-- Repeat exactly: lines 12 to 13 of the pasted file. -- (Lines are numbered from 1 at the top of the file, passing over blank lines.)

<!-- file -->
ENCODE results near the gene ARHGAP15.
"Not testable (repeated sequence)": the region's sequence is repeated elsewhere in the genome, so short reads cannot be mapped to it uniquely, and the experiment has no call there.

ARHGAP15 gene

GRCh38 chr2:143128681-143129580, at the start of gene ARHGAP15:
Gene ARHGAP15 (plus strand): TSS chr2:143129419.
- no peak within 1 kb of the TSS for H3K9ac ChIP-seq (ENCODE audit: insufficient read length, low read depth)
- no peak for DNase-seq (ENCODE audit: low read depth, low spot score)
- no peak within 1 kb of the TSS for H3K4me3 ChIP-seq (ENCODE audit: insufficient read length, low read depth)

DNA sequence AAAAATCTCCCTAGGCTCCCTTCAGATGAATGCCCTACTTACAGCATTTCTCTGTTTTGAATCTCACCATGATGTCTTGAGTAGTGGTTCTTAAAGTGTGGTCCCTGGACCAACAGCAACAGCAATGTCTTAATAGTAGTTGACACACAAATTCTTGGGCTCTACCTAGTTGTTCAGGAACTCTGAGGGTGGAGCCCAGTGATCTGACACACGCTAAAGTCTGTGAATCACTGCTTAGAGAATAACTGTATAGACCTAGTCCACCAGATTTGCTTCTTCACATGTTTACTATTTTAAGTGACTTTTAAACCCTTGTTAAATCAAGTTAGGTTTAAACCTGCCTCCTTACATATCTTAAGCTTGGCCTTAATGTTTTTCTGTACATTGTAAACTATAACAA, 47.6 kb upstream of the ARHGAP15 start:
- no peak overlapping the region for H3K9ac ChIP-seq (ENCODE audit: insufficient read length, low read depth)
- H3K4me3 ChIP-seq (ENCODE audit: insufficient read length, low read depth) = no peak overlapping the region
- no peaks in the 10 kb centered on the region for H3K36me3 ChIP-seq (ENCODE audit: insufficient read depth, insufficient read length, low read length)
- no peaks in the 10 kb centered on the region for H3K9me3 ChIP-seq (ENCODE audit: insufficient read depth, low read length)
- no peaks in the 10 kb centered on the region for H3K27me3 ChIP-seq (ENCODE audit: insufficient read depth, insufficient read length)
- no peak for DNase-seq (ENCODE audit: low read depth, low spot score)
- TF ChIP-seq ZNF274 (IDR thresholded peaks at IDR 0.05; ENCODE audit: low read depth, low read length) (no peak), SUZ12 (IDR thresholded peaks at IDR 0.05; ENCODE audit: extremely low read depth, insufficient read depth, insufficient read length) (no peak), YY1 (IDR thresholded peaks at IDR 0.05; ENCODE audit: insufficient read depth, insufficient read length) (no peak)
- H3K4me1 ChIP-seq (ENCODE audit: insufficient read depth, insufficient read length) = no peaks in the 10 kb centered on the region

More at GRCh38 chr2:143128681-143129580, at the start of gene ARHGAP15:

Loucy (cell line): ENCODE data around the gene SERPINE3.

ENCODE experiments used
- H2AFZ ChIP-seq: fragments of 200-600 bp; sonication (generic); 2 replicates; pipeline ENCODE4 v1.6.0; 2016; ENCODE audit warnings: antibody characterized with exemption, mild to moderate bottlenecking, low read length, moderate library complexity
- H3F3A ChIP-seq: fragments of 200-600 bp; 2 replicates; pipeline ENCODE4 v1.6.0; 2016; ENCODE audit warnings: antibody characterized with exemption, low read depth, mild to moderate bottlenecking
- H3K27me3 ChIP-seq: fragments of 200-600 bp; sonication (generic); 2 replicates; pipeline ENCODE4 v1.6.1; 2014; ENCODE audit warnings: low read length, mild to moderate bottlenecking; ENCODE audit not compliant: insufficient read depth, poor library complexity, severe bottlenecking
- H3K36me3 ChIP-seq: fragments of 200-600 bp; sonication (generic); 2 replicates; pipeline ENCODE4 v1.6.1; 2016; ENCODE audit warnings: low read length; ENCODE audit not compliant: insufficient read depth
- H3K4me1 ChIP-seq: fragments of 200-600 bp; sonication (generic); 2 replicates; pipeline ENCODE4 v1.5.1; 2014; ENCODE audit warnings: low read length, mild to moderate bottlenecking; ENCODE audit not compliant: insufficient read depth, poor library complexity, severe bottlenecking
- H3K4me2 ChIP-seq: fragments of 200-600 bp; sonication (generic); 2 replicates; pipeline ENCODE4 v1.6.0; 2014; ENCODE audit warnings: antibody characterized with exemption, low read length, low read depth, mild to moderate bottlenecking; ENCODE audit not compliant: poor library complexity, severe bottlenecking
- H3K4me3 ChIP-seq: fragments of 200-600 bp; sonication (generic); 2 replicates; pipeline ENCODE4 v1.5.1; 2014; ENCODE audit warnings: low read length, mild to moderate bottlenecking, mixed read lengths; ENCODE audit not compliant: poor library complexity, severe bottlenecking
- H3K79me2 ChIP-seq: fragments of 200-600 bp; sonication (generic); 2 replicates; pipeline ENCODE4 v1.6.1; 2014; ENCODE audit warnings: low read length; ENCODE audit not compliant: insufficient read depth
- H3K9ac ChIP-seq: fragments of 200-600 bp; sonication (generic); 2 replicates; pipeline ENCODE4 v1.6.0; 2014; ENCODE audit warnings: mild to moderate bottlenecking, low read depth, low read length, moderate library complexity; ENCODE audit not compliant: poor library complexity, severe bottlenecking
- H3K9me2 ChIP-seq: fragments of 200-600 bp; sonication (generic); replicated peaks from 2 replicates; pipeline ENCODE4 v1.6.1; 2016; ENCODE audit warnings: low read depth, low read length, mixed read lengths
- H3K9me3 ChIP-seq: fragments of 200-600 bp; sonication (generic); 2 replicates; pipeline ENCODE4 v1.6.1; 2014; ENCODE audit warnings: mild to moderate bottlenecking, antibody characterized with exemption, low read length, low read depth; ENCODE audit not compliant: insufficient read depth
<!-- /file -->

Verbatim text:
- no peaks in the 10 kb centered on the region for H3K36me3 ChIP-seq (ENCODE audit: insufficient read depth, insufficient read length, low read length)
- no peaks in the 10 kb centered on the region for H3K9me3 ChIP-seq (ENCODE audit: insufficient read depth, low read length)